A Young Man Perched at the Edge of Fate: The Truth of the Aleke

With The Truth of the Aleke, Moses Ose Utomi jumps ahead half a millennium after the events of the first novella, The Lies of the Ajungo. Once more we see a young man perched at the edge of fate, a corrupt empire lying to its people, and friends turned enemies in a striking betrayal. Once more, the truth is a lie and lies become truth.

In the City of Truth, Osi is a Junior Peacekeeper. He dreams of becoming a Truthseeker and a hero to his people. For generations, they have battled the Cult of Tutu and their cruel leader the Aleke. Peacekeepers defend the city while Truthkeepers battle the enemy. During an attack on his city, Osi makes a dangerous choice he will eventually regret. He and the other Truthseekers are sent into the Forever Desert to retrieve the God’s Eyes—magical stones that give people immense powers—stolen by the Aleke. If the heroes succeed, they will be able to finally destroy the cultists. If they fail, the Aleke will sack their city and slaughter everyone. What Osi finds out, there in the desert made of powdered bone, will call into question everything he was taught about the world and his place in it.

The experience of reading The Truth of the Aleke mirrors Osi’s journey to the truth. I thought I knew what to expect, after the first novella. I knew to be suspicious and to expect a twist. I waited for the surprise to jump out of the shadows. Instead, the truth snuck up on me. Nothing was what it seemed, not even Osi. 

Buy the Book

The Truth of the Aleke

The Truth of the Aleke

Moses Ose Utomi

The Truth of the Aleke is a story about violent empires, the weaponization of hope, and the manipulation of truth into propaganda and lies. When Osi fights the cultists, he sees them as closer to animals or monsters than people. As he first enters the city of the cultists, he pities them. It’s a squalid, fetid city of dying children and starving adults. How can anyone choose to live like that? The longer he stays in their city, the more he asks himself what the cost is of dehumanizing your enemy. Osi sees but he does not understand; he thinks but does not critique. He is told he is a hero but he is nothing more than a pawn, a thing to be used and sacrificed at the whim of the person in charge. Osi is told that “History is only a story, told by those with power to justify why they have it.” This is a truth he will learn over and over again, each time the hard way.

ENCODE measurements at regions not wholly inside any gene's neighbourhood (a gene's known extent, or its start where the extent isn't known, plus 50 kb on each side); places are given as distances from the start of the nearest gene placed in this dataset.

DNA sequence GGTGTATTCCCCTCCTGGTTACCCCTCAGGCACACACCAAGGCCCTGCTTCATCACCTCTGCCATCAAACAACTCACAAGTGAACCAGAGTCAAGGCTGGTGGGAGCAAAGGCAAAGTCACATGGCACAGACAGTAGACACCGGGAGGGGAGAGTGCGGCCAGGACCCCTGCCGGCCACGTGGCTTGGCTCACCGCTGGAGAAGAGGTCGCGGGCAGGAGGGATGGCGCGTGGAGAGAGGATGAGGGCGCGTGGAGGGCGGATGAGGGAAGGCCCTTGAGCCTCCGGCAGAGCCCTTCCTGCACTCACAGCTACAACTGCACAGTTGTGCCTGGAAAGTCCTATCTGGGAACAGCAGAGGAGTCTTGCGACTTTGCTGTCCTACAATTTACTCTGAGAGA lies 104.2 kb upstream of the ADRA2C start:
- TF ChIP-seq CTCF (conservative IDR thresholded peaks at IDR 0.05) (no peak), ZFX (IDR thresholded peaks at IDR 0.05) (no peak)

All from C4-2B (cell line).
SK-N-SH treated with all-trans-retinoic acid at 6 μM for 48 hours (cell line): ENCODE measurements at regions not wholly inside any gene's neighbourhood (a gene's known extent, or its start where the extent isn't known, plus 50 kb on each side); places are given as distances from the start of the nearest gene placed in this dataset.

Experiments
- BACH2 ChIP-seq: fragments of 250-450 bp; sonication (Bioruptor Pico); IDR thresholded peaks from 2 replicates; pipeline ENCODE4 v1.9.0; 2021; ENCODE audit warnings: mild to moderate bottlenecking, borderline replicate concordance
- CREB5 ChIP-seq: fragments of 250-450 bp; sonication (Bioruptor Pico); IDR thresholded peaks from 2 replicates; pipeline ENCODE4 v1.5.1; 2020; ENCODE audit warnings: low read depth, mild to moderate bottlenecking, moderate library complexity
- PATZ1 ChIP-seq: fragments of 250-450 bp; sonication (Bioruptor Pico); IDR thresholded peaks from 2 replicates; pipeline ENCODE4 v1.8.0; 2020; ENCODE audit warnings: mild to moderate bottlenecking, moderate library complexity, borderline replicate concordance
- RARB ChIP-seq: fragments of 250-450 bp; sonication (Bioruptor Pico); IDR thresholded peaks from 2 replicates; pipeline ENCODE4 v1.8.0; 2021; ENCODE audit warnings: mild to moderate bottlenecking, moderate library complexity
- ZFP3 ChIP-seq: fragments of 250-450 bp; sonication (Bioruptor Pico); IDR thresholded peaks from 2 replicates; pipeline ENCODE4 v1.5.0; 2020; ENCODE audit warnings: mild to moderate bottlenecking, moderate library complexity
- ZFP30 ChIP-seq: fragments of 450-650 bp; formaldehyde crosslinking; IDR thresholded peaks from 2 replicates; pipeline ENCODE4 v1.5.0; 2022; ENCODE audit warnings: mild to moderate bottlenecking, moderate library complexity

As much as the story is about power, it is also about hope. But not in the way you might think. Hope can be used to motivate and inspire or to invoke and enrage. Rebellions are built on hope that things can be better, but that same hope can fester in the hearts of the oppressors into the belief that they’re right and everyone else is wrong. Osi, Obasa, the Truthseekers, the Speaker, and the denizens of the City of Truth and the city of cultists are all hopeful, but their goals and desires could not be more different. Some use hope to throw bricks at their oppressors, some use hope to carry on in the face of overwhelming and impossible odds, some use hope as a temptation to string along the vulnerable, and some use it as a weapon to obliterate challengers and enforce their version of peace. Hope can be misplaced; it can be given to the undeserving. We must understand the price for achieving what we hope for and acknowledge who will be forced to pay for it.

While the ending of The Truth of the Aleke is bleaker than The Lies of the Ajungo, Moses Ose Utomi still threads in some seeds of hope. The story is not over; the history is not set. The truth waits to be told. One boy cannot take down an empire anymore than one boy can save it. All we can do is hope that Tutu and Osi’s stories will light a spark for someone else down the line. icon-paragraph-end

The Truth of the Aleke is available from Tordotcom Publishing.

Source link

About The Author

Scroll to Top